Second year of the Pharaoh Khasekhemwy
The physician, Merit-Ptah, had just set the arm of a workman who’d fallen from a scaffold when an apprentice ran up.
“You must come!” the boy said, breathless. “The noble Mesen-ka’s tomb–a priest is badly hurt.”
“A priest?” Merit-Ptah finished tightening the workman’s splint and let the apprentice lead her off. An injury at Prince Mesen-ka’s tomb, especially a priest’s, was no small matter.
The apprentice ran through the maze of tombs and shrines, and Merit-Ptah was breathless herself by the time she reached Mesen-ka’s incomplete mastaba. She had seen many unfinished tombs, but something felt strange; after a moment, she realized that it was the absence of workers. All of them had gone inside.
The inner room was crowded — so crowded that it took Merit-Ptah a moment to notice the two men holding a third, struggling worker by the arms. The priest was nearby, his body draped over a stone sarcophagus, and he would never finish whatever ritual he’d been performing. He was dead now, and the gaping wound at his temple was plainly the cause. Beneath congealed blood and torn skin, his skull had been shattered: the wound was rounded, as if someone had hammered a dowel into the bone.
Around his neck was an amulet bearing the jackal-like animal of the god Set. That could only mean trouble: the Horus and Set cults were feuding, the former intent on keeping its newfound prominence and latter keen to regain its old supremacy.
Merit-Ptah regarded the struggling worker — a stonemason, from the dust on his body. “Who is he?”
“His name is Djer,” said one of the men holding him. “I, Heryshef, heard a cry, ran inside and saw him standing by the priest’s body with a bloody chisel on the floor.”
Merit-Ptah picked up the copper chisel; it was sharp, with a bloodstained tip.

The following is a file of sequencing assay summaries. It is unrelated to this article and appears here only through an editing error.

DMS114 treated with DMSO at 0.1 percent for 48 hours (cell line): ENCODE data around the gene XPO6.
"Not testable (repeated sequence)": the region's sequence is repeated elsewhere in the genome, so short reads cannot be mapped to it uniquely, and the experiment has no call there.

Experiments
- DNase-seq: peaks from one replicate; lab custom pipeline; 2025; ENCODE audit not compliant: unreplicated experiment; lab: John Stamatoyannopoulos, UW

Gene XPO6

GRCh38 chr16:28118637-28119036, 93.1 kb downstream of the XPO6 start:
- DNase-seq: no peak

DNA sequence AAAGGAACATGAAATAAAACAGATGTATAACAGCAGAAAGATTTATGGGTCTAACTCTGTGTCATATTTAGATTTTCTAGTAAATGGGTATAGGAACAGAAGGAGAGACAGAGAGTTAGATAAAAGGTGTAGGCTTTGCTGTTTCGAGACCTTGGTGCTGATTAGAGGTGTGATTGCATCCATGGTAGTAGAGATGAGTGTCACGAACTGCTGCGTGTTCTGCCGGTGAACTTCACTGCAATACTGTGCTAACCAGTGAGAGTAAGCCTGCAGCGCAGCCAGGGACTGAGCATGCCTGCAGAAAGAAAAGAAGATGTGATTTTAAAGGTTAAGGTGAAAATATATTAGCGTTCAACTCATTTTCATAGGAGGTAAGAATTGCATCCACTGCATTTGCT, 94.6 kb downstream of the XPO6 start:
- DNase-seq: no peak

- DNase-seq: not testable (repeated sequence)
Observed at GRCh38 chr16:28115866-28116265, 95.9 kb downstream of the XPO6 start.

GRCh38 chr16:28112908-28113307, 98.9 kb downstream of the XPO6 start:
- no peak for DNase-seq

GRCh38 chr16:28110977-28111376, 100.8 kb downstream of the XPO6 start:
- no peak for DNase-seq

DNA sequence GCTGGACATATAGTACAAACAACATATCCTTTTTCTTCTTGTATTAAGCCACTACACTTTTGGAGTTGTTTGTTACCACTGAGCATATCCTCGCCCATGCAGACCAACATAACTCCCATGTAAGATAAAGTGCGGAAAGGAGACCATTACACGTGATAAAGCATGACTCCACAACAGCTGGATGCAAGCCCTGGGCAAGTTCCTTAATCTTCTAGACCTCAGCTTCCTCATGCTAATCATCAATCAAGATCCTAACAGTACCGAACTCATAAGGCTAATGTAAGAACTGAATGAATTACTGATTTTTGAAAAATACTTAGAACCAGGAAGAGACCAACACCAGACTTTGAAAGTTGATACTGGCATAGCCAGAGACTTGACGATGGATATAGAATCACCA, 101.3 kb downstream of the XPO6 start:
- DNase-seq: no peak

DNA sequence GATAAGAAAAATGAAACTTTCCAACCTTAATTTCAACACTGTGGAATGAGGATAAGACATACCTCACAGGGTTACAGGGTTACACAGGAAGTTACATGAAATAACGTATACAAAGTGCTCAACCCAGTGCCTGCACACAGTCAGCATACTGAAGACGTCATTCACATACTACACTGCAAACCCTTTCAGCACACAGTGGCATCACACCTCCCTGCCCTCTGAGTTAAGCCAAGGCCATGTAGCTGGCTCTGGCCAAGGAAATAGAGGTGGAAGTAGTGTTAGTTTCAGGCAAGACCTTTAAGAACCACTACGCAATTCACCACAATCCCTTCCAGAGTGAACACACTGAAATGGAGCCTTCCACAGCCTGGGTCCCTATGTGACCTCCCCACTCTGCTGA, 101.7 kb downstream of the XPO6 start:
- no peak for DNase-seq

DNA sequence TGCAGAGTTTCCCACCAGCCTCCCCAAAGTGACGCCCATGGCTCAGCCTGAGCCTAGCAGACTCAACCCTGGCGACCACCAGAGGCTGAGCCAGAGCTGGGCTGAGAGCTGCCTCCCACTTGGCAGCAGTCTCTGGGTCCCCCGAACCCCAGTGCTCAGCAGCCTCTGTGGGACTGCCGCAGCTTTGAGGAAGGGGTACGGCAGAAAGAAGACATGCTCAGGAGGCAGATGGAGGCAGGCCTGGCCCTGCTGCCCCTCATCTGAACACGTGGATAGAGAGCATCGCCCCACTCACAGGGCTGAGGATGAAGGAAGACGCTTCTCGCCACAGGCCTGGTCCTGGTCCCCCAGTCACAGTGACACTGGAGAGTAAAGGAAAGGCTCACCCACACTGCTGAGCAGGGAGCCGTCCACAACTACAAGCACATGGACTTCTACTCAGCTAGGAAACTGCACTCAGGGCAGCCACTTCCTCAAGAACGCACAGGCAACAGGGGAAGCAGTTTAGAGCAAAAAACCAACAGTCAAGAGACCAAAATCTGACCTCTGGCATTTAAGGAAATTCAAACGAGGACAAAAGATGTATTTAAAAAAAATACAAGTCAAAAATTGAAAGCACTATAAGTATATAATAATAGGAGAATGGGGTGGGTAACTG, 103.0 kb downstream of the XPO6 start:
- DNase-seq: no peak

“He lies!” Djer shouted. “I didn’t kill the priest, and the chisel isn’t mine.”
“Then what were you doing here?”
“I was cutting out the shaft to the burial chamber and my chisel became dull. I called for the sharpener”–he glanced at a boy holding a whetstone–“and realized that everyone but the priest had gone out for their noon meal. So I went outside, gave my chisel to the sharpener and brought my meal here to eat. I saw the priest’s body, and then this man I’ve never met was shouting that I was a murderer.”
“You’ve never met?” asked Merit-Ptah.
“I came here with the new gang three days ago,” said Heryshef. “I was trimming facing-stones when I heard the cry.”
“And how did you know he was the murderer?”
“Who else could it be?”
“Anyone could have come in when the men were eating,” Djer said.
“But not with a bloody chisel!”
Merit-Ptah regarded Heryshef. “And your chisel? Did you have it sharpened?”
“It didn’t need it yet.”
The doctor nodded. “Seize Heryshef,” she said.
“What?” Heryshef cried.
“The bloody chisel,” said Merit-Ptah. “It has no hair or brain matter on it, as it would if it had made this wound–”
“He cleaned it up!”
“His linens aren’t stained, nor are the priest’s. But more than that, basalt is hard stone, and when copper tools are used to work it, they need to be sharpened three times a day. If you hadn’t sharpened yours for three days, you’re no stonemason…and your chisel would be blunt and rounded, just like the wound.” She pulled the chisel from Heryshef’s belt and matched its tip to the priest’s forehead. “You must have had a second one which you bloodied so you could blame Djer–”
“What do you know of stonework?” Heryshef said, but his voice carried a tremor.
“I’ve been a building-site physician for three years–and stonework, like medicine, is blessed by the lord, Ptah.”
Suddenly, Heryshef broke away and began to run, but the workmen–Djer first–tackled him to the ground.
“I am a priest of Horus!” he cried. “I cannot be harmed.”
“The king will decide that,” said Djer.
Merit-Ptah didn’t envy the king. The Set cult would howl for blood and the Horus cult would move to protect their own; any decision he made would be wrong. But she was doctor, not king, and she followed her own calling.
Jonathan Edelstein is 45, married with cat, and lives in Queens. His stories have appeared in Strange Horizons, Beneath Ceaseless Skies, the Lacuna Journal, and other publications. His literary inspirations include Bernard Cornwell and Ursula Le Guin; when he isn’t writing, he practices law and hopes someday to get it right.
Copyright © 2017 Jonathan Edelstein. All rights reserved. Reproduction in whole or in part in any form or medium without express written permission of the author is prohibited.